At the start of the second half, staring at a 31-point deficit to No. 4 Clemson, Boston College football came out strong. Marcus Valdez sacked Tigers’ quarterback Trevor Lawrence on the first play of the half, and the Eagles forced a punt. Then, AJ Dillon rattled off runs of 19 and 10 yards, the latter of which saw him become the program’s all-time rushing yards leader.
Immediately after that career-defining moment, though, Dillon couldn’t pick up a rushing Chad Smith in pass protection, and Smith strip-sacked BC quarterback Dennis Grosel. The ball was scooped up by Clemson’s Logan Rudolph and he rumbled 39 yards for the touchdown, squashing even the tiniest glimmer of hope for the Eagles en route to a 59-7 blowout.
“ I feel like we ran into a buzzsaw,” head coach Steve Addazio said after, per BC Athletics. “[I’m] disappointed that we weren’t able to play better than we did.”
For the fourth-ranked Tigers (8-0, 6-0 Atlantic Coast), it was just another day at the office against the woefully overmatched Eagles (4-4, 2-3). Clemson kicked a field goal on its first drive of the game, but then scored on each of its next five first half drives, building an insurmountable 31-point halftime lead.
The Tigers entered as 35-point favorites, and they nearly covered that spread in the first half alone. Quarterback Trevor Lawrence was nothing short of surgical, spreading the ball around the field to a variety of wide receivers. Lawrence was taken out of the game with nine minutes left in the third quarter after completing 16-of-19 passes for 275 yards and three touchdowns. Meanwhile, running back Travis Etienne displayed plenty of explosiveness—he had 109 yards on just 16 carries—as the Eagles’ defense struggled to keep up. The Tigers had 394 yards in the first half and surged out to a quick 17-0 lead, so the outcome was never in doubt.
“This Clemson team is an elite team” Addazio said. “You’re talking about a first-round draft pick quarterback. You’re talking about a first-round draft pick tailback. You’re talking about two first-round draft pick wide receivers.”
BC knew that it needed to establish the run to have a chance to succeed, but went three-and-out on its first drive of the game and largely struggled to generate much on the ground. The Eagles managed just 66 yards on 25 first-half carries, and regularly were forced into 3rd-and-long situations. In those, BC didn’t have much going with quarterback Dennis Grosel, who went 3-of-11 in the first half and was pressured relentlessly by the Tigers’ defensive front.
Without a reliable run game, BC’s offense largely stagnated. The lone scoring drive of the first half was the one time it clicked as the Eagles took 15 plays to go 75 yards down the field. They had to convert a pair of fourth downs, opting for Dillon both times, and eventually punched it on on a well-executed play that saw Dillon waltz up the middle untouched for a nine-yard score. That cut the Tigers lead to 10, but Clemson was far from finished offensively.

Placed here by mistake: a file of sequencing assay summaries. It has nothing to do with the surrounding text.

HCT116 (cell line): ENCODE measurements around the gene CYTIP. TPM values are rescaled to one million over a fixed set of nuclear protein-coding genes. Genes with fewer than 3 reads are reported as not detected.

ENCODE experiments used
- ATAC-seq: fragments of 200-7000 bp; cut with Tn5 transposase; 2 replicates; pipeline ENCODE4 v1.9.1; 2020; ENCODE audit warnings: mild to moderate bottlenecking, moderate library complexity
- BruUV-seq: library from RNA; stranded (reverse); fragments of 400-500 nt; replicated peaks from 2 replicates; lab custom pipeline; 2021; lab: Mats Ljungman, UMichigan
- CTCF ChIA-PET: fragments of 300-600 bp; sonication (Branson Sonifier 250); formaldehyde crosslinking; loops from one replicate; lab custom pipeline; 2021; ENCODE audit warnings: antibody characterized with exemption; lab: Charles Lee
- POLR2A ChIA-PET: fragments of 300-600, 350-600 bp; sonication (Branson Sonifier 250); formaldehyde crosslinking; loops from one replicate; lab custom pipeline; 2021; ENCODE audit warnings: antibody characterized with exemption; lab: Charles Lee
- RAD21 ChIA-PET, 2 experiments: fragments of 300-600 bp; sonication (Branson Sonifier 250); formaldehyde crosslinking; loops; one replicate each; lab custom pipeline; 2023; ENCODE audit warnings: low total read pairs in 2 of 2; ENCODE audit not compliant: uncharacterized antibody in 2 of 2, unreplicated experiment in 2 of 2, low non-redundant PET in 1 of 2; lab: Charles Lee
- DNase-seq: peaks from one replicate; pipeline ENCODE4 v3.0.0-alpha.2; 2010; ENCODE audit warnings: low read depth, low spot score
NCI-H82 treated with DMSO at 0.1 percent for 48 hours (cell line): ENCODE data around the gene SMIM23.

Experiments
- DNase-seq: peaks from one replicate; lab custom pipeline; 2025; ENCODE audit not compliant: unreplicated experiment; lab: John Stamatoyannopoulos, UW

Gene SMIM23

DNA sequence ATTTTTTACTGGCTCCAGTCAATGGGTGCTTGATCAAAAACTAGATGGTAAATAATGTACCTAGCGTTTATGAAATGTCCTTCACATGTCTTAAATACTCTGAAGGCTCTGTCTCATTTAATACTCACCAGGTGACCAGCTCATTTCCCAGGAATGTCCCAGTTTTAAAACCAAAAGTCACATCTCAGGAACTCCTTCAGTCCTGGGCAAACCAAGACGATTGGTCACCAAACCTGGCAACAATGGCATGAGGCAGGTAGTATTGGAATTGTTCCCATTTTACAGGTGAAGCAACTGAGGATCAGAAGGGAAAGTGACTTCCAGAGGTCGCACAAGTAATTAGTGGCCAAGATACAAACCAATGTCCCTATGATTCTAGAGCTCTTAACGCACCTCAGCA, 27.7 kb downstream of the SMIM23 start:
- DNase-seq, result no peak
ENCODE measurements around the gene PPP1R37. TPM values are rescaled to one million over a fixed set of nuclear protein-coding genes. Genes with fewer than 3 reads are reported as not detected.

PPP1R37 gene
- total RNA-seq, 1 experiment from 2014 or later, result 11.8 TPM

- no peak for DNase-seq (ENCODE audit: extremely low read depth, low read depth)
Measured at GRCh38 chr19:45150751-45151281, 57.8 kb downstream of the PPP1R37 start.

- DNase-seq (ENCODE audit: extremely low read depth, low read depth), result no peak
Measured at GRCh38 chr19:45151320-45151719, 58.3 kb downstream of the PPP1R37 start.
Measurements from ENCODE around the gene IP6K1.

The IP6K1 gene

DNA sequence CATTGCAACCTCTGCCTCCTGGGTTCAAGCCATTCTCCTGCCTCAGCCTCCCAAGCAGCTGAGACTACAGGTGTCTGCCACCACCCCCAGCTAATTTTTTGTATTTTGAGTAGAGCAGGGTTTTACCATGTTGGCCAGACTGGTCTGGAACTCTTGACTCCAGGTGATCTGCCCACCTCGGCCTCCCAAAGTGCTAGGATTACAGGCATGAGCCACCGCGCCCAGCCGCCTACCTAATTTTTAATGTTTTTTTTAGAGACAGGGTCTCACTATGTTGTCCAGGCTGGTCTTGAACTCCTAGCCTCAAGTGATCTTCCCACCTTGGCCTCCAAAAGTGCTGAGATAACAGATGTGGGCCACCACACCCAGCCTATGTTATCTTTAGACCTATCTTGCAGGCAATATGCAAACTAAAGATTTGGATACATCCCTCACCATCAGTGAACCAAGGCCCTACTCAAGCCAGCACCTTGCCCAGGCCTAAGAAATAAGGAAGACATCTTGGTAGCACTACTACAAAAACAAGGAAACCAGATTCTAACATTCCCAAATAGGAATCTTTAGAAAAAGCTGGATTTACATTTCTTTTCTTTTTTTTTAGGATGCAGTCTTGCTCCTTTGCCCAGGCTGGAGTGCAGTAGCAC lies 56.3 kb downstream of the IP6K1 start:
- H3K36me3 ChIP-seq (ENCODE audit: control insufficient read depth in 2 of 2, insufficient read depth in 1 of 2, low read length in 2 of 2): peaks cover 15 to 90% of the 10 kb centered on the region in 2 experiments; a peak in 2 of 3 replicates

Clemson built its early 17-point lead on a B.T. Potter field goal, a three-yard touchdown run from Etienne, and a 22-yard touchdown reception from Diondre Overton—who had three catches that were all touchdowns. After the Eagles answered, all the Tigers did was score on three of their next four drives. Etienne, who racked up 92 first-half rushing yards, rumbled into the end zone from four yards out. Lawrence then found Amari Rodgers on a dump off, and the speedy wideout beat several would-be tacklers for a 19-yard score. That stretched the lead to 24, but the Tigers increased it right before halftime with Etienne’s third rushing touchdown of the night.
The Eagles had a good start to the second half, forcing a punt and snapping the Tigers’ dominant offensive stretch, but that momentum was quickly erased by Rudolph’s fumble return touchdown. BC would punt on its next three drives while Clemson only added to its lead. During Lawrence’s last drive of the game, he followed up a 17-yard run from Etienne by connecting with Overton again for a 63-yard touchdown. In the span of two minutes, the Eagles went from having the ball to watching a 14-point swing drown out any hopes of a competitive second half.
Backup quarterback Chase Brice saw out the rest of the win for the Tigers, and there wasn’t a considerable dropoff at first. His first drive ended in a missed Potter field goal, but the second was a methodical 11-play, 96-yard drive that ended in Overton taking a wide receiver screen 34 yards to the house. BC also turned to its backups in the fourth quarter, with Matt Valecce coming in at quarterback while Patrick Garwo took the brunt of the carries.
Overall, it was a dismal showing from the Eagles, who had hoped to at least hang with Clemson for a quarter or two. Instead, BC was facing a 17-point deficit after the first 11 minutes and only struggled from there. The Tigers had no problem churning out yardage and racked up 674 yards, breaking the program-worst mark (664) that the Eagles had allowed to Louisville three weeks earlier.
BC wasn’t expected to win by any means, but turned in a dismal overall performance. Addazio was blunt in the postgame press conference, quickly turning all focus to when the team heads to Syracuse—who has yet to win a game against a Power 5 opponent—next week.
“Quite frankly, right now my mindset is we’ve got to go get ready to play Syracuse,” he said. “We’ve got a big game coming right around the corner.”
Featured Image by Richard Shiro / AP Photo